Citizen Science in Action: Yosemite BloomBlitz

Citizen Science in Action: Yosemite BloomBlitz

A participant examines a Mariposa lily during the BloomBlitz in Yosemite National Park on May 22, 2016. Photo: Yosemite Conservancy.

Above: Examining a Mariposa lily during the Yosemite BloomBlitz.

A BloomBlitz crew surveys for plants along a trail in western Yosemite.

▪ 55 volunteers

▪ 523 volunteer hours

▪ 10 trails surveyed

▪ 620+ observations of at least 257 species 

Together, those statistics add up to the Yosemite BloomBlitz, one of 135 bioblitzes held at 120 parks nationwide during the week of May 16-22, 2016. In addition to celebrating 100 years of stewardship for the NPS Centennial, the events aligned with a number of other special occasions, including National Citizen Scientist Day, Endangered Species Day and International Day for Biological Diversity.

A bumble bee on one-seeded pussypaw (Calyptridium monospermum).

bioblitz is a brief, intense effort to find and identify living species within a designated area. And a bloomblitz, as you might have guessed, is a bioblitz focused on documenting plants. 

Whether you're looking for flora, fauna or both, a bioblitz is a great way to get outside, lend a hand in your favorite parks or other public lands, and learn about the natural world. Citizen science and environmental stewardship can go hand in hand: Yosemite's BloomBlitz volunteers gathered important information that will help scientists learn more about the park's ecosystems and organisms, which in turn can help shape efforts to protect and manage plants, wildlife and natural resources.

Volunteers and NPS staff joined a Conservancy naturalist to record their plant observations during the Yosemite BloomBlitz.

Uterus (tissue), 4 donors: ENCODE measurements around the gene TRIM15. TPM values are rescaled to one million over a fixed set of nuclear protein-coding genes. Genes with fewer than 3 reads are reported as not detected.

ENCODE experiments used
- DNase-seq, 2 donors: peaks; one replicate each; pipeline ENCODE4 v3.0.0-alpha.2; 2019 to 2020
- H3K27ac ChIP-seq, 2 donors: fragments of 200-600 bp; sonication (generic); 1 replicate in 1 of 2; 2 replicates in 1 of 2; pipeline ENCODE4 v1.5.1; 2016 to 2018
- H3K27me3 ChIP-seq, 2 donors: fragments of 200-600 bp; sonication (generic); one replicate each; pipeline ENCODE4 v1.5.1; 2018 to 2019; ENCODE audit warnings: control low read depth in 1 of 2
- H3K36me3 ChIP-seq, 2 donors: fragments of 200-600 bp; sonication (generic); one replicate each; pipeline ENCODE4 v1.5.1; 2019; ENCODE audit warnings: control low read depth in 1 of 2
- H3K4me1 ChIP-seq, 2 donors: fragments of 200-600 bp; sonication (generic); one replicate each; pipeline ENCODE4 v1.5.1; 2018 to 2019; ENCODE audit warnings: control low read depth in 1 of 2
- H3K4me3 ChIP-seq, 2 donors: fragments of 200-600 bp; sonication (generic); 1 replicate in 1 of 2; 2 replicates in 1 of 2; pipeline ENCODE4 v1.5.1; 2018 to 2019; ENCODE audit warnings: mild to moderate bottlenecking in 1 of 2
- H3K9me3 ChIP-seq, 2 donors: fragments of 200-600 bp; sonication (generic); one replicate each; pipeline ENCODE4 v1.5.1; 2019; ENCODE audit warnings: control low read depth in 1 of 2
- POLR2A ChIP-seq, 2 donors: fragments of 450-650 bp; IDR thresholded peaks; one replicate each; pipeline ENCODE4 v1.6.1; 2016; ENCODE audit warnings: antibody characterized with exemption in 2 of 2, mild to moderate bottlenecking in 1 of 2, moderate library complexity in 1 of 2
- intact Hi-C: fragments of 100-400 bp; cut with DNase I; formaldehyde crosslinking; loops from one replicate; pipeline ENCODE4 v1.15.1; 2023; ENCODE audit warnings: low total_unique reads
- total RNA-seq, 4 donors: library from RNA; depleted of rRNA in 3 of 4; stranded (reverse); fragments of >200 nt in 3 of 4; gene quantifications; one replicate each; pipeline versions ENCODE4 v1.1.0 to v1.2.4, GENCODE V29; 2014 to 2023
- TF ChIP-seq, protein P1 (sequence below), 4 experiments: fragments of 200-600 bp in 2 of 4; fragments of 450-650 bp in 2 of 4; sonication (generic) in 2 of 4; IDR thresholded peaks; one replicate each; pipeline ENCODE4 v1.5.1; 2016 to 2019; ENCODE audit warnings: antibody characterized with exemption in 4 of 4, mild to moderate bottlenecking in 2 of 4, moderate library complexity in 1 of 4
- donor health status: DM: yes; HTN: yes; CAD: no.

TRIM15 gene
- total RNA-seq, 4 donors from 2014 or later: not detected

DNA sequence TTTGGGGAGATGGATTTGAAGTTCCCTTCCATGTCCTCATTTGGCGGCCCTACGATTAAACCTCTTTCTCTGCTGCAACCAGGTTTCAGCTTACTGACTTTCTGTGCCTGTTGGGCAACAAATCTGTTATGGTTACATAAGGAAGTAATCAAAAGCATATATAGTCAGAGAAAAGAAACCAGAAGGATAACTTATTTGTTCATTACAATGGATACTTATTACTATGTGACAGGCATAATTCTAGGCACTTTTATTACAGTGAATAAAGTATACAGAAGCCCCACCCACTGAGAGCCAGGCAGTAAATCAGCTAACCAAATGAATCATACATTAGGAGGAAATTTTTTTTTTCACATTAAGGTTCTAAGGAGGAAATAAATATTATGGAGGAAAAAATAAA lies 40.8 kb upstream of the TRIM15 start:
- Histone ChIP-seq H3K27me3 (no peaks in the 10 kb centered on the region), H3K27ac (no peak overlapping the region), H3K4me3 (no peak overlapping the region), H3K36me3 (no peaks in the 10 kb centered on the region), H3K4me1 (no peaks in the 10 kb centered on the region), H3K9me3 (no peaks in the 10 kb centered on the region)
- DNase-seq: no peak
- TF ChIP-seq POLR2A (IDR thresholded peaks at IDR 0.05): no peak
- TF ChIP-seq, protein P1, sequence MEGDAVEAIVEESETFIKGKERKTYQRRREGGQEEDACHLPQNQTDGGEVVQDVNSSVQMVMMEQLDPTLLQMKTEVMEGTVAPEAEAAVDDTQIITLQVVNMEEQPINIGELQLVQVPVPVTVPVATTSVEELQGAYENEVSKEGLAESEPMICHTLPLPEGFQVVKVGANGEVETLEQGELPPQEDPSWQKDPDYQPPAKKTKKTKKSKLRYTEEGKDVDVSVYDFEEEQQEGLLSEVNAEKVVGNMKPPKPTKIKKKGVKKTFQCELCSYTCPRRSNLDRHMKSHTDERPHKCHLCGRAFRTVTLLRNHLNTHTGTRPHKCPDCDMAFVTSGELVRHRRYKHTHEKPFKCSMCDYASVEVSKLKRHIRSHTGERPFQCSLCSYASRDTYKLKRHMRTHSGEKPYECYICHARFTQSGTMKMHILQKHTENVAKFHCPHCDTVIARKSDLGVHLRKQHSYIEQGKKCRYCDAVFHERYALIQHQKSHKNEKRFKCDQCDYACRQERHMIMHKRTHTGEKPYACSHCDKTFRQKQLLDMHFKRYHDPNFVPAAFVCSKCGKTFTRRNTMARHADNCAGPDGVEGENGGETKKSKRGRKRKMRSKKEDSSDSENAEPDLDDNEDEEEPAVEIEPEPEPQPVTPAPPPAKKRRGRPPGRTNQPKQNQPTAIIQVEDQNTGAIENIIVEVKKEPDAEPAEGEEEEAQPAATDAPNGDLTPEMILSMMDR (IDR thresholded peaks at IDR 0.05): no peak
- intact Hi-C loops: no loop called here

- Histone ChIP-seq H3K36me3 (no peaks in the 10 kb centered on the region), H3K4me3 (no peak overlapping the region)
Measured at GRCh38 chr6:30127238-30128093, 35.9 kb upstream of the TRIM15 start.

The Yosemite BloomBlitz, held on May 22, focused on areas burned by wildfires. Volunteers generously devoted their Sunday to documenting hundreds of plants that are growing in the footprints of recent blazes. The day was part of a larger research effort our donors are supporting to study and document Yosemite's "fire-followers," the rare plants that emerge briefly during the post-burn period. 

Last year, with support from our donors, Yosemite researchers surveyed nearly 2,000 acres for special-status plants in burned areas. They found what they were searching for: 686 populations of 31 species, covering a total of 221 acres. Some of the flowers they discovered, such as the slenderstem monkeyflower, pansy monkeyflower and Small's southern clarkia, are found in only a few California counties.

This year, the researchers are expanding their search — and the BloomBlitz volunteers played a big part! 

An NPS staff member identifying specimens and recording them with the iNaturalist app.

Conservancy naturalist guide Michael Ross helped lead a group on a surveying hike in the western part of the park, where volunteers were treated to beautiful views of the Valley and had ample opportunities to hone their botanical skills. They used hand lenses to get a close look at different plants, pored over botanical books to identify their findings, and recorded their observations using the iNaturalist app.

Thank you to everyone who helped make the Yosemite BloomBlitz such a success, including our donors, park staff and all the wonderful volunteers!

Did you miss out on last week's bioblitzes? You can still get involved! Join Michael for a relaxed wildflower walk near White Wolf in July to see the park's summer blooms, and download the iNaturalist app (see inaturalist.org) to document and share your own floral findings year-round.

 

Capping off a successful day with a sweet treat!

 

 

Yosemite Insider